“TUPE” Regulations apply to a service provision change and preserve the job rights of employees involved in a “relevant transfer.” But such rights do not arise if the new services are “wholly different”. Nicola Doran reports on a recent appeal verdict which sheds light on when this exclusion applies.
When: August 2009
Law stated as at: 30 October 2009
TUPE may apply where there is "service provision change" (namely, in-sourcing, outsourcing or re-tendering) or a business transfer.
In order for TUPE to apply on a "service provision change" the activities forming part of the service must be taken over by another person and there must have been:
- an organised grouping of employees situated in Great Britain (this can be just one employee);
- which had as its principal purpose the "carrying out of the activities concerned".
The effect of TUPE is that all employees assigned to the activites concerned will transfer to any new service provider and will be protected from dismissal (for a reason connected to the transfer).
The application of TUPE to re-tendering exercises has been a thorn in the side of many employers in the marketing and advertising sectors.
What has happened:
In the case of OCS Group UK v Jones and another, the EAT considered whether the "activities concerned" were identifiable as the same activities before and after a potential service provision change.
OCS Group Limited ("OCS") provided a number of services at the BMW Mini assembly plant in Oxford, including catering, cleaning, security and pest control. The Claimants were employed by OCS as chefs at the site.
In August 2007, OCS lost the contract with BMW and this was taken over by MIS. However, MIS were not contracted to provide the full range of services carried out by OCS and provided a much more limited service of kiosks selling sandwiches and salads. There was no requirement for hot food preparation.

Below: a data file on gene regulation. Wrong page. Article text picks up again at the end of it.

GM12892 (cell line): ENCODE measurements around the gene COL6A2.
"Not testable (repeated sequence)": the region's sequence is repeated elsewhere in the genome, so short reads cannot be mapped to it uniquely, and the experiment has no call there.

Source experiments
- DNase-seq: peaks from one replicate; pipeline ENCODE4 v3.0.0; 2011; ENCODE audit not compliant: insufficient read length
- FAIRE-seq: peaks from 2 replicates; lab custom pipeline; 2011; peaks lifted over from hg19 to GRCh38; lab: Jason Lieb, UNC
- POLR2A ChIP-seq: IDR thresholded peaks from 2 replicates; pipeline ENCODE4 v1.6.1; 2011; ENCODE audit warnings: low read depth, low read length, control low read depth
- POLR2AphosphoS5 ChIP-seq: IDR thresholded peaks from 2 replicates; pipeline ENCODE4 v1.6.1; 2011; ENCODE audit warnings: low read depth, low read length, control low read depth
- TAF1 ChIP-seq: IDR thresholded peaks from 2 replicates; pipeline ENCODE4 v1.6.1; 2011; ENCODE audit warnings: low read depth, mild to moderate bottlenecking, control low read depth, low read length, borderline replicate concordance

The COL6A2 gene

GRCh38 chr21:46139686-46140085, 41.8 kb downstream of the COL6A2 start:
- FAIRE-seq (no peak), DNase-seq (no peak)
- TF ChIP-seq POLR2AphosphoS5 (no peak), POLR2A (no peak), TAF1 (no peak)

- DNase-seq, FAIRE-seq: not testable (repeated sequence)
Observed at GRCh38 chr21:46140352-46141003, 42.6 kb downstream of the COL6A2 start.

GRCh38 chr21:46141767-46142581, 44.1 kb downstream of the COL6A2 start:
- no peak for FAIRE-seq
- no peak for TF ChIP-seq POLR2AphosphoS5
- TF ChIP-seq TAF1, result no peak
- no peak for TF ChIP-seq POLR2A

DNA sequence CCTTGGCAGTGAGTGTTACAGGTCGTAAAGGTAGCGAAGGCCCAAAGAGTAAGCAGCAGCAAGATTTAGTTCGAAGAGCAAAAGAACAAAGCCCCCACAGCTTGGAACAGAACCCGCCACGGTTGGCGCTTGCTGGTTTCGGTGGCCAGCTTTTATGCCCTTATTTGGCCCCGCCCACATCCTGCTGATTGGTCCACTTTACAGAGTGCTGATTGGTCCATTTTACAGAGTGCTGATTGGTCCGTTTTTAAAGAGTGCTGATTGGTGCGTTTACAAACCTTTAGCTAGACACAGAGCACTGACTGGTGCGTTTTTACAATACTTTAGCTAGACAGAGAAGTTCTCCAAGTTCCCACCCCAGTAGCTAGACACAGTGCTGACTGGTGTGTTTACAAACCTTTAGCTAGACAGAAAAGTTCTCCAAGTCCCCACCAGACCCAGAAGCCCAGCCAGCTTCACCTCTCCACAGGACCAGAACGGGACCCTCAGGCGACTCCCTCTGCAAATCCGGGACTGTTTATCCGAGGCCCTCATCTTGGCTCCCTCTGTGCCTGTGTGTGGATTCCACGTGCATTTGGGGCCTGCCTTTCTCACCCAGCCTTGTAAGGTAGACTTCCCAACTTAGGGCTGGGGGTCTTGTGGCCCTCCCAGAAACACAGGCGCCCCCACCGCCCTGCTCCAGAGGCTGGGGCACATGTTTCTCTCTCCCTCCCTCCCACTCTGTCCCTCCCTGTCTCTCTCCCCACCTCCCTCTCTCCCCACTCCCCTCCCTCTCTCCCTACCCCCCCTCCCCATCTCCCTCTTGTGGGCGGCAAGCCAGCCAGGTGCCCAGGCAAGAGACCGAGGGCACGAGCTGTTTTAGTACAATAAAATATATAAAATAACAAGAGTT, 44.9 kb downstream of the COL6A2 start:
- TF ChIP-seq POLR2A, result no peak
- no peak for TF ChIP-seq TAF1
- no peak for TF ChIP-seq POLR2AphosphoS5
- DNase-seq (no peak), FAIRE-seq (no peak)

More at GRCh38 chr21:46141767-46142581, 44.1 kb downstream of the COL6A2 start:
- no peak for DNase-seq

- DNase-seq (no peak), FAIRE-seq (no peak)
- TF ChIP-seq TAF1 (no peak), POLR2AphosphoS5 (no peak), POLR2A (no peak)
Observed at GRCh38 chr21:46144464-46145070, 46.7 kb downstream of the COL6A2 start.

On termination of the OCS contract, the Claimants brought various claims against OCS for wages, unfair dismissal and redundancy pay. OCS argued that the Claimants should have transferred to MIS as there had been a "service provision change".
The Employment Tribunal decided that there had been no service provision change as the operation had changed from the provision of a full canteen service to the provision of cold kiosk snacks. The activities carried out by MIS were substantially different to those carried out by OCS. OCS appealed this decision, stating that the Tribunal had focussed too closely on the change of "activities" as opposed to the actual service, which was simply the provision of catering services.
The Employment Appeal Tribunal upheld the Tribunal's decision that the sandwich and salad kiosk provided by MIS as the new service provider was "wholly different" to the full catering provided by OCS as the old service provider. Accordingly TUPE could not apply as the "activities" carried out before the transfer were not the same as those carried out after the transfer.
Why does this matter:
This case will be welcomed by agencies as it reinforces previous authorities which have held that for TUPE to apply, the "activities concerned" need not be identical, but "fundamentally or essentially the same" as those carried out by the old service provider.
This case also highlights the importance of having robust provisions contractual provisions which clearly set out the nature of the services to be provided by the agency as this will be helpful evidence if the applicability of TUPE is disputed.
For more information on the effect of TUPE on business in the marketing and advertising sector, please see our previous article on this topic at http://www.marketinglaw.co.uk/articles/2008/9875.asp.